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Issue 03/2016

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Injection moulding

Injection moulding Injection molding of PLA cutlery By: Shilpa Manjure and Michael Annan Natur-Tec - A Division of Northern Technologies International Corp. (NTIC) Circle Pines, Minnesota, USA Background Disposable plastic items are typically made out of two types of plastics: polypropylene (PP) and polystyrene (PS). Plastic utensils, in particular, are highly regarded for the affordability and convenience. However, once these utensils are contaminated with food, recycling them becomes challenging. On the other hand, food service-ware and packaging made from compostable plastics, such as Ingeo Poly(lactic) acid (PLA), allow for easy disposal in composting, and thereby provide a viable alternative to recycling of conventional plastic-based materials. There is no need to clean the item as you would for high-quality conventional recycling. All compostable plastic products go into one bin together with the food waste, thereby making it simpler to facilitate diversion of food waste from landfill to composting. However, for manufacturers, PLA is a thermoplastic material that comes with its own unique challenges. This article examines from a manufacturer’s perspective, how the injection molding of PLA-based compounds compares with molding of PS and PP, and in particular, how the performance of cutlery made from Natur-Tec’s modified Ingeo PLA compares with cutlery made from PS or PP. Comparison of thermal properties In order to understand molding behavior and performance of a material, it is important to first understand its thermal properties. Table 1, summarizes the thermal properties of PLA, PS and PP. Commercial grade, atactic PS is an amorphous material, i.e. has 0 % crystallinity, and as such it does not have a melting point. The glass transition temperature (T g ) of this PS is 100 °C (89 to 102 °C depending on the molecular weight). The glass transition temperature is an important thermal property of any polymer, and is the temperature region where the (amorphous region of) polymer transitions from a hard, glassy material to a soft, rubbery material as temperature increases. Hard plastics, such as PS, are used well below their T g or in their glassy state. The T g of PS is well above room temperature, and as such PS can be used with hot foods up to 90 °C without softening. PP, on the other hand, has a T g of 0 °C and is a more flexible polymer as compared to PS at room temperature. This is a common way to distinguish PP cutlery from PS cutlery in the market. PP cutlery tends to be bendable or pliable, whereas PS cutlery tends to be stiff and hard. PP and PLA are both semi-crystalline polymers with a melting point in the range of 160 °C. Despite having a similar melting point, PLA is different from PP. PLA has a high melting point similar to that of PP, and a T g above room temperature similar to that of PS. This makes PLA cutlery, rigid or glassy at room temperature. However, above its T g of 55 °C, PLA cutlery starts to soften and is difficult to use in high temperature applications. Although it is a semi-crystalline polymer, PLA has a much slower crystallization rate as compared to PP. Therefore, PLA parts made with a cold mold are essentially amorphous. PP food service ware is usable in hot food applications inspite of its much lower T g because of its “crystallinity” and faster rate of crystallization – achieve a crystallinity of 30 – 70 % in 5 – 10 seconds [1]. When a PP part is above its T g , the amorphous regions soften, but the crystals which contribute to the morphological structure help the part in maintaining form until its melting point is reached. This same principle can be applied to PLA. Figure 1, clearly demonstrates these differences among the three materials by measuring storage modulus (stiffness) as a function of temperature. PS (orange curve) maintains its stiffness until 100 °C, above which it deforms. Amorphous Ingeo 2003D PLA (green curve) follows the same trend until it reaches its T g around 55 °C, after which it deforms. As discussed earlier, PP is a semicrystalline material and slowly decreases in stiffness (brown curve) until it reaches its melting temperature of 140 °C. Crystallized PLA (Ingeo 3100HP – blue curve) is rigid at room temperature, similar to PS, and decreases in stiffness at approximately 60 °C. However, the crystalline domains of PLA hold the structure together and prevent the product from deformation till its melting point of 155 °C is reached. This is very similar to PP behavior as can be seen from the brown (PP) and blue (Ingeo 3100HP PLA) curves. Thus, developing crystallinity in PLA helps increase resistance to heat in compostable foodservice ware applications. There are, of course, other ways to improve heat resistance in durable, non-compostable PLA applications. Molding and crystallization of PLA From the above discussions, it is clear that crystallization is an efficacious way to improve high-heat performance in compostable food service ware products. There are two methods in which one can develop crystallinity in a compostable part as summarized below: a) One-Step Process or In-mold annealing: Crystallization of a part by changing the mold temperature to improve performance of the molded part has been practiced and studied for traditional plastics [3]. The same can be applied to PLA, where crystallization is carried out in the mold itself by heating the mold to the crystallization temperature of the specific PLA grade, typically in the range of 100 – 130 °C. Crystallization rate is affected by the D-content present in the PLA. Lower the D-content, faster 16 bioplastics MAGAZINE [03/16] Vol. 11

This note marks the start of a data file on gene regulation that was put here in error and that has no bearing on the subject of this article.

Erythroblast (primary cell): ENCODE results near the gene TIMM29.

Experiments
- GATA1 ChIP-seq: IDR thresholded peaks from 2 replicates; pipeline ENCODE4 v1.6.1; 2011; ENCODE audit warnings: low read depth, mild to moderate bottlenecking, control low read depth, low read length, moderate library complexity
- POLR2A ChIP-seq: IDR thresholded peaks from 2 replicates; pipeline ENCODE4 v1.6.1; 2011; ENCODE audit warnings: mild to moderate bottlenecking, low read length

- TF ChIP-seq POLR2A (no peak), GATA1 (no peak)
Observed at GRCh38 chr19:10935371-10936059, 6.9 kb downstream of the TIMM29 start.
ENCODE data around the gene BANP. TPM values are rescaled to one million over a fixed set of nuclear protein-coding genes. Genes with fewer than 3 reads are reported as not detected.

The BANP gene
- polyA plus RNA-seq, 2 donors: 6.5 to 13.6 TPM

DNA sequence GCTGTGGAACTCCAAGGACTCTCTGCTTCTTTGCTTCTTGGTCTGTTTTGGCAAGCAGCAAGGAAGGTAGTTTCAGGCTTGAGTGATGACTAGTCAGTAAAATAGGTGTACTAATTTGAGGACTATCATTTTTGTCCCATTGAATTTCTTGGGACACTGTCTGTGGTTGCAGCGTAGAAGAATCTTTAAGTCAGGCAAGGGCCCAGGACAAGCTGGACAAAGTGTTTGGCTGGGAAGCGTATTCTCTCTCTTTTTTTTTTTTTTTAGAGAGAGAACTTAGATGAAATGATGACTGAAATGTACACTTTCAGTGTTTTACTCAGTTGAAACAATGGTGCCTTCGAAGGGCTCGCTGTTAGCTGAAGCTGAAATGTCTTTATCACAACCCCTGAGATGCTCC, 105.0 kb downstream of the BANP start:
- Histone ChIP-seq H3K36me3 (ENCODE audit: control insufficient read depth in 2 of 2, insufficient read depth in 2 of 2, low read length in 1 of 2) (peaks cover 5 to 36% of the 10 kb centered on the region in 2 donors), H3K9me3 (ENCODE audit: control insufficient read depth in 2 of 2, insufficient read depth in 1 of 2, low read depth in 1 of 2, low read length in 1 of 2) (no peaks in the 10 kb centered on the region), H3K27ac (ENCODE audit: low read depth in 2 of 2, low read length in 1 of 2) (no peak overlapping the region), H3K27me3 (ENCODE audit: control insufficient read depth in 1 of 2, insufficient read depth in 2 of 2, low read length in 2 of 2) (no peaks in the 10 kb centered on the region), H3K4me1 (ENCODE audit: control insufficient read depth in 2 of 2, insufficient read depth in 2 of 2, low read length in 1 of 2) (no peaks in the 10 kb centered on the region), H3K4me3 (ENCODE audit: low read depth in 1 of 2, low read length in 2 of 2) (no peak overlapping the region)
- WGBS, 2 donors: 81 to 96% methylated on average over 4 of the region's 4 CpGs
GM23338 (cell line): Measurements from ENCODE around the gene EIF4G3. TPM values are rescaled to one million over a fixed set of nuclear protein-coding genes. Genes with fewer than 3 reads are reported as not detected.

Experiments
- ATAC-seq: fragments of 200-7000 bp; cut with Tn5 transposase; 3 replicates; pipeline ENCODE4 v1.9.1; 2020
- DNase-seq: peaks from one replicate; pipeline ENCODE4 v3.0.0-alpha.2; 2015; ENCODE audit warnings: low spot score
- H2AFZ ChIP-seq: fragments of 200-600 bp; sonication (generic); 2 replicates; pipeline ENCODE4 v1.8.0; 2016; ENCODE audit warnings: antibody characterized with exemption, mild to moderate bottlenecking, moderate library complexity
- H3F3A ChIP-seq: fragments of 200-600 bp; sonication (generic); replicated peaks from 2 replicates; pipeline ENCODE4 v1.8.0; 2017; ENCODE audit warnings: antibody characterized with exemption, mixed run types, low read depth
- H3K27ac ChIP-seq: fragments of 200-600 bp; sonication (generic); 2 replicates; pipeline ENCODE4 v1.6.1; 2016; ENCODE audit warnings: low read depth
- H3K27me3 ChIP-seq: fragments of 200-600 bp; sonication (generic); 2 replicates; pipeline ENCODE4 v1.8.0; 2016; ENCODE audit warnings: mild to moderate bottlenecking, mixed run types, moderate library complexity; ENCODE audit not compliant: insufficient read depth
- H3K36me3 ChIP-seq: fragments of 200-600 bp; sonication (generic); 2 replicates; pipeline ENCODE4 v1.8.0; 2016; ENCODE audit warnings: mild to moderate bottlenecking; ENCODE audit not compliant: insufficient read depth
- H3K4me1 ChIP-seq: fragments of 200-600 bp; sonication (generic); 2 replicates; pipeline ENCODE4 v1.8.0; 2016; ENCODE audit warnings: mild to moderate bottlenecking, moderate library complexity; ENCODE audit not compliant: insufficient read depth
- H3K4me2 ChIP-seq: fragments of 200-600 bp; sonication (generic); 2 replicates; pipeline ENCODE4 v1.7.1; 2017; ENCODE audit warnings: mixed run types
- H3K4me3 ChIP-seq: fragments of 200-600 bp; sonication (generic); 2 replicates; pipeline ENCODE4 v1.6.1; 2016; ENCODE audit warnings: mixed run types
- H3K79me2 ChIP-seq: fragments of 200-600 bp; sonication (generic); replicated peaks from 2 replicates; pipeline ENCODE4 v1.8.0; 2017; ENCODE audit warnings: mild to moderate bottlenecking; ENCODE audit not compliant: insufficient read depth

Injection moulding molding is the crystallization rate [4]. This is particularly important for a molding process as it directly affects the cycle times in the mold. Cycle times for an Ingeo 3100HP PLA based cutlery is on the order 30 – 45 seconds depending on the mold design, runner system and heating channels. Therefore, this method is, currently a more expensive way of crystallizing a PLA part, as the cycle times to crystallize in the mold are much higher than those for PP or PS that are only 5 – 10 seconds. The main advantage of an in-mold annealing process is that one can utilize the full capacity of the molding equipment, and the process set-up is straightforward. Additionally, the warpage of the part is minimal as compared to a post-annealing process described in the next section. b) Two-Step Process or Post-annealing: This is currently the most popular way of crystallizing PLA, especially for cutlery. The cutlery is molded in step one in a cold mold, followed by step two in which the cutlery is annealed in a convection oven set at the PLA crystallization temperature [5]. The advantage is one can get benefit from the faster cycle times of the cold mold to make almost amorphous parts in step one and keep the molding cost much lower. The disadvantages of the post-annealing method are (i) molding capacity can only be fully utilized with an upfront investment in suitable ovens or automation (ii) it can be labor intensive if not automated, and (iii) part warpage is an issue depending upon the geometry of the cutlery, as the material relaxes when reheated above its T g . Performance of cutlery made with Natur-Tec’s modified Ingeo PLA compound Natur-Tec has launched a 2-part resin solution, BF3002HT, consisting of a highly-filled, impact-modified Ingeo PLA based masterbatch, that can be blended with virgin Ingeo PLA at the time of injection molding. Competitive filled-PLA compounds that are currently available in the market do not use the masterbatch approach and typically use 100 % of the compounded resin for molding cutlery. A key advantage of the Natur- Tec 2-part solution is that only 50 % of the resin used for molding goes through two heat histories, which in turn, helps in maintaining the molecular weight, and therefore provide improved mechanical strength for the final part, as compared to a part manufactured with the 100 % fullycompounded resin. Performance Test Methods: There is no standardized quantitative test method to compare various cutleries, other than a military specification describing a method that is at best semi-quantitative [6]. As a result, to quantify the stiffness/flexibility of a cutlery and performance in hot water, Natur-Tec developed two in-house tests with standard Instron equipment used for tensile/compressive testing 1. Rigidity Test: In the rigidity test, the handle of a cutlery piece was clamped to the upper jaw of the Instron and pushed down vertically until it was bent or broken. 2. Hot Water Test: In the hot water test, which simulates performance in hot fluids, the cutlery was immersed in hot water at controlled temperature between 80 and 90 °C for 20 seconds before it was compressed in the vertical direction. Glass transition temperature, T g , °C Melting temperature, T m , °C % Crystallinity Crystallization rate PS 100 NA 0 NA PP 0 140 – 170 30 – 70 Fast PLA 55 160 30 – 50 Slow Table 1: Typical thermal properties of PLA, PS and PP Figure 1: Change in storage modulus (stiffness) as a function of temperature for Ingeo 2003D PLA, polystyrene, polypropylene and crystallized Ingeo 3100HP PLA [2] Storage modulus, MPa 10,000 1,000 100 10 20 Amorphous 2003D Crystalline 3100HP PS PP Good range 60 100 140 180 Temperature, °C bioplastics MAGAZINE [03/16] Vol. 11 17